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  • 1
    Keywords: Life sciences ; Cytology ; Developmental Biology ; Embryology ; Life sciences ; Cell Biology ; Embryology ; Developmental Biology ; Springer eBooks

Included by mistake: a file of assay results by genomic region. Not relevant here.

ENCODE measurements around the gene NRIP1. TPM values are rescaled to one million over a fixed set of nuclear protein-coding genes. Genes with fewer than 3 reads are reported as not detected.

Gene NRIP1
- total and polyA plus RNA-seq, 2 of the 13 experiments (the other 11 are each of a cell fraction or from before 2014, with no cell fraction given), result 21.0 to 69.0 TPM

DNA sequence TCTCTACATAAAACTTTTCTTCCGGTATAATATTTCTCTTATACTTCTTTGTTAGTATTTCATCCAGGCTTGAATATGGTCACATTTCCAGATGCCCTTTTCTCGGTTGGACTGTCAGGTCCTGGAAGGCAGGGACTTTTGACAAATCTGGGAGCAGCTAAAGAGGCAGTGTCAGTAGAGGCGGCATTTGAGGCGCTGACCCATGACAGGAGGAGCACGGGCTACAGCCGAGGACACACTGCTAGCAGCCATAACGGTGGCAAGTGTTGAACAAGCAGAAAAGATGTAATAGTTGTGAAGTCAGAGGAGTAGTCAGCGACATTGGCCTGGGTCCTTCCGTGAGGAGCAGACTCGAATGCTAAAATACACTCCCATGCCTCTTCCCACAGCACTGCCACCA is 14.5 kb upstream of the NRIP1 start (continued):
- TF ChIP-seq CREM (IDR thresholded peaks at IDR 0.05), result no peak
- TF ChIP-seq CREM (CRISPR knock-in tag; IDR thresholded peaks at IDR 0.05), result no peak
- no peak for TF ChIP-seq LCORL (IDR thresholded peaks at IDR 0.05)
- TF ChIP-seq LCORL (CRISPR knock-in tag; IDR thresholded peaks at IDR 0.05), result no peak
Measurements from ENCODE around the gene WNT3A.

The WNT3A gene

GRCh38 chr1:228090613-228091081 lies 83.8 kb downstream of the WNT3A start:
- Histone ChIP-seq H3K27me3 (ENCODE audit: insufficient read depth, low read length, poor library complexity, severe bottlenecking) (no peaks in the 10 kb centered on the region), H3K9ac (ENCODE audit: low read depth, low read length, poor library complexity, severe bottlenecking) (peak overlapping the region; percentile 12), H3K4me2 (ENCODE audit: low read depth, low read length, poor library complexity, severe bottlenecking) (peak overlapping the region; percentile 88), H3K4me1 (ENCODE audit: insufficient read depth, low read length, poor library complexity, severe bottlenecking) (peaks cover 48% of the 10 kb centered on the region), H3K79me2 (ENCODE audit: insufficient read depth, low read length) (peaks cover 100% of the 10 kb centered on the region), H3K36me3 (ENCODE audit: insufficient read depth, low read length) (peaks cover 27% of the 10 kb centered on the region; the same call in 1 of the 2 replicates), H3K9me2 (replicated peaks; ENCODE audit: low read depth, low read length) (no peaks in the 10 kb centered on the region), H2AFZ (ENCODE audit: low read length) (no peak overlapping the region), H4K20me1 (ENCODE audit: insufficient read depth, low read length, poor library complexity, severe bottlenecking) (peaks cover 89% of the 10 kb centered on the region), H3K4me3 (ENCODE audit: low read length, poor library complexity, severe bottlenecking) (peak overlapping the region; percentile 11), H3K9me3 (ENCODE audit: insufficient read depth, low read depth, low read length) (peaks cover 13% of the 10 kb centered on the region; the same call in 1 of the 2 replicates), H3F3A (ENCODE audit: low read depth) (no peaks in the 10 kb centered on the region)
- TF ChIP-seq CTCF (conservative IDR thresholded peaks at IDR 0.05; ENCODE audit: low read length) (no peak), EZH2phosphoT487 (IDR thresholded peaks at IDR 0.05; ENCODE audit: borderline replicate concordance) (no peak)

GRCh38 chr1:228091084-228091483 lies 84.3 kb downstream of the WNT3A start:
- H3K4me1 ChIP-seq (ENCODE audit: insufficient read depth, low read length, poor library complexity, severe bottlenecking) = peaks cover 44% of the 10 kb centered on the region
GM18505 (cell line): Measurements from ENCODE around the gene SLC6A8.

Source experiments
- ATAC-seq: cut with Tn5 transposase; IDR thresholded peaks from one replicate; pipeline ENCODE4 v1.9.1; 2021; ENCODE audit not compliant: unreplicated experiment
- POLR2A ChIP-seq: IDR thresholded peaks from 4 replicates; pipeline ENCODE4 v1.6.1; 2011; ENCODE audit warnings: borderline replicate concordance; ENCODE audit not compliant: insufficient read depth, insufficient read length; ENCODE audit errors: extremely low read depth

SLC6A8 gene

Description / Table of Contents: Methods For Sperm Concentration Determination -- Methods of Sperm Vitality Assessment -- The Hypo-osmotic Swelling Test for Evaluation of Sperm Membrane Integrity -- Sperm Morphology Classification: A Rational Method For Schemes Adopted By The World Health Organization -- Sperm Morphology Assessment Using Strict (Tygerberg) Criteria -- Methods For Direct And Indirect Antisperm Antibody Testing -- Manual Methods For Sperm Motility Assessment -- Computer-Aided Sperm Analysis (CASA) Of Sperm Motility And Hyperactivation -- The Hemizona Assay For Assessment Of Sperm Function -- The Sperm Penetration Assay for the Assessment of Fertilization Capacity -- Methods For The Assessment Of Sperm Capacitation And Acrosome Reaction Excluding The Sperm Penetration Assay -- Sperm DNA Fragmentation Analysis Using the TUNEL Assay -- Sperm DNA Damage Measured by Comet Assay -- Sperm Chromatin Structure Assay (SCSA℗ʼ) -- Sperm Aneuploidy Testing Using Fluorescence In Situ Hybridization (FISH) -- Flow Cytometric Methods For Sperm Assessment -- Human Y Chromosome Microdeletion Analysis By PCR Multiplex Protocols Identifying Only Clinically Relevant AZF Microdeletions -- Sperm Cryopreservation Methods -- Density Gradient Separation Of Sperm For Artificial Insemination -- Recovery, Isolation, Identification and Preparation of Spermatozoa from Human Testis -- Enhancement of Sperm Motility Using Pentoxifylline and Platelet-Activating Factor -- Intracytoplasmic Morphology Selected Sperm Injection -- Sperm Selection For ICSI Using Annexin V -- Sperm Selection for ICSI Using the Hyaluronic Acid Binding Assay -- Sperm Selection Based On Electrostatic Charge -- Sex-Sorting Sperm Using Flow Cytometry/Cell Sorting -- Assessment of Spermatogenesis Through Staging of Seminiferous Tubules -- Immunohistochemical Approaches for the Study of Spermatogenesis -- Ultrastructural Analysis of Testicular Tissue and Semen by Transmission and Scanning Electron Microscopy -- Assessment Of Oxidative Stress In Sperm And Semen -- Improved Chemiluminescence Assay for Measuring Antioxidant Capacity of Seminal Plasma -- Methods of Sperm DNA Extraction for Genetic and Epigenetic Studies -- Isolating mRNA and Small Noncoding RNAs From Human Sperm -- A Review Of Genome-Wide Approaches To Study The Genetic Basis For Spermatogenic Defects -- Methods For The Analysis Of The Sperm Proteome -- Methodology of Aniline Blue Staining Of Chromatin and the Assessment of the Associated Nuclear and Cytoplasmic Attributes℗ in Human Sperm -- Isolation of Sperm Nuclei and Nuclear Matrices from the Mouse, and Other Rodents -- Extraction and Analysis of Human Sperm Protamine 1 / Protamine 2 Ratio Using Acid Gel Electrophoresis -- Analysis of Gene-Specific and Genome-Wide Sperm DNA Methylation -- Evaluating the Localization and DNA Binding Complexity of Histones in Mature Sperm -- In Vitro Spermatogenesis Using An Organ Culture Technique -- Testicular Tissue Grafting and Male Germ Cell Transplantation -- Transgenic Modification of Spermatogonial Stem Cells Using Lentiviral Vectors -- Methods for Sperm-Mediated Gene Transfer -- Phenotypic Assessment of Male Fertility Status in Transgenic Animal Models